The image was one of many returned by the European Space Agency's Mars Express probe of the planet's heavily cratered southern highlands, an ESA release said Friday.
The unnamed elongated crater is about 48 miles long, opens from just under 6 miles wide at one end to 15 miles at the other, and is more than a mile deep at it deepest point.
Impact craters are generally round because the projectiles that create them are driven deep into the ground before the shock wave of the impact can explode outwards, researchers say.
At the elongated crater, the surrounding blanket of material thrown out by the impact, known as the "ejecta blanket," is shaped like a butterfly's wings with two distinct lobes, suggesting at least two projectiles, possible halves of a once-intact body, created the crater, scientists say.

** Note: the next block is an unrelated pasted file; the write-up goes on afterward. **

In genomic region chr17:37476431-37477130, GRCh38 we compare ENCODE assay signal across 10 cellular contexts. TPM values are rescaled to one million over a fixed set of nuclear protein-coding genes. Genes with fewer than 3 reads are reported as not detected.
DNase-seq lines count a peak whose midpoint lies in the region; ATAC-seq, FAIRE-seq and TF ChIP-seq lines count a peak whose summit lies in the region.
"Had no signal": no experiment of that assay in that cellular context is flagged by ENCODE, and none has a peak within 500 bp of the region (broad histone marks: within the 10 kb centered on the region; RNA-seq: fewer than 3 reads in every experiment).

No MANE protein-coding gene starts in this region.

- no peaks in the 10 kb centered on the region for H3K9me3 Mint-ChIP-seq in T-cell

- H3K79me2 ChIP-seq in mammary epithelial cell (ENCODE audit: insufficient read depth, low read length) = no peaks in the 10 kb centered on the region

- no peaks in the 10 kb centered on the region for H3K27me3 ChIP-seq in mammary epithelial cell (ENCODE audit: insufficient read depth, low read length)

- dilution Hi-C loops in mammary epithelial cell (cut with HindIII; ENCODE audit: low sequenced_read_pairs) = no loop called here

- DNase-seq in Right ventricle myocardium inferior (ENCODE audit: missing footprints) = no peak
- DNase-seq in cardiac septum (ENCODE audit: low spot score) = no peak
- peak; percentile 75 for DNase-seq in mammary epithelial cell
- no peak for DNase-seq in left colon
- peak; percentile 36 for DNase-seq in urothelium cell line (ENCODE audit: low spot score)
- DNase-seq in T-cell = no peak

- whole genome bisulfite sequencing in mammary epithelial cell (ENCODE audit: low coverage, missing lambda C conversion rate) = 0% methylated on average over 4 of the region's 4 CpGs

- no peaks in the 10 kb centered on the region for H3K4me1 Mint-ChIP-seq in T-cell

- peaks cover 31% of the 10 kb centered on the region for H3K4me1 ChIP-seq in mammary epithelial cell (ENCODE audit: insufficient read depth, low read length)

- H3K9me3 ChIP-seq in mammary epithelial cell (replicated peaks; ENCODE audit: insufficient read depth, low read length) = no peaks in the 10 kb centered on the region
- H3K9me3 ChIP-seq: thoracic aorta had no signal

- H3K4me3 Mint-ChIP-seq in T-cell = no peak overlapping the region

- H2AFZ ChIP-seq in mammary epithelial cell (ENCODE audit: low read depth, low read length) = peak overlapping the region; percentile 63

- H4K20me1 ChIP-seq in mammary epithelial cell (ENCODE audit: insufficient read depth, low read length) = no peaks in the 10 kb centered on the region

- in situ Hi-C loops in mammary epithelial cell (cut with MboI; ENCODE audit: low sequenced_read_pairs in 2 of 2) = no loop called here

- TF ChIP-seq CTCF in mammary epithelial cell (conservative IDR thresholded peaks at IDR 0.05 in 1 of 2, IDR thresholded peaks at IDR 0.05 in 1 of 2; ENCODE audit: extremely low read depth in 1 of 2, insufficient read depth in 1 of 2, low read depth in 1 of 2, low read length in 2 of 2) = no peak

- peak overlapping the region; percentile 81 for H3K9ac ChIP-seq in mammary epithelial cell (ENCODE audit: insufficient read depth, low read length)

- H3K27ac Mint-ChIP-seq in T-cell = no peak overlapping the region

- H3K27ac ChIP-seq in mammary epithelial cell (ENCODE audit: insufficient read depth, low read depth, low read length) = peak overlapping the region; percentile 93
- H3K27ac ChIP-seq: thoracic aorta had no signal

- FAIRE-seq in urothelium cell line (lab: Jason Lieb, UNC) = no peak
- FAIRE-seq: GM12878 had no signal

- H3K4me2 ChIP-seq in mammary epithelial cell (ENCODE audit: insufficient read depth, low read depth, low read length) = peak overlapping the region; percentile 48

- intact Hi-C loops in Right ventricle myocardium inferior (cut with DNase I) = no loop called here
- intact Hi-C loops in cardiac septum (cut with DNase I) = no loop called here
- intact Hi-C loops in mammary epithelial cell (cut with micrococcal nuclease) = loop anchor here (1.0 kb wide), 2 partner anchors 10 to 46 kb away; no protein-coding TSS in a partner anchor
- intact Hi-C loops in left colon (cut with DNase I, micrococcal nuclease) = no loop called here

The formation of such elongated features is not over, researchers say; the martian moon Phobos will plow into the planet in a few tens of millions of years, breaking up in the process and likely creating new elongated craters across the planet's surface.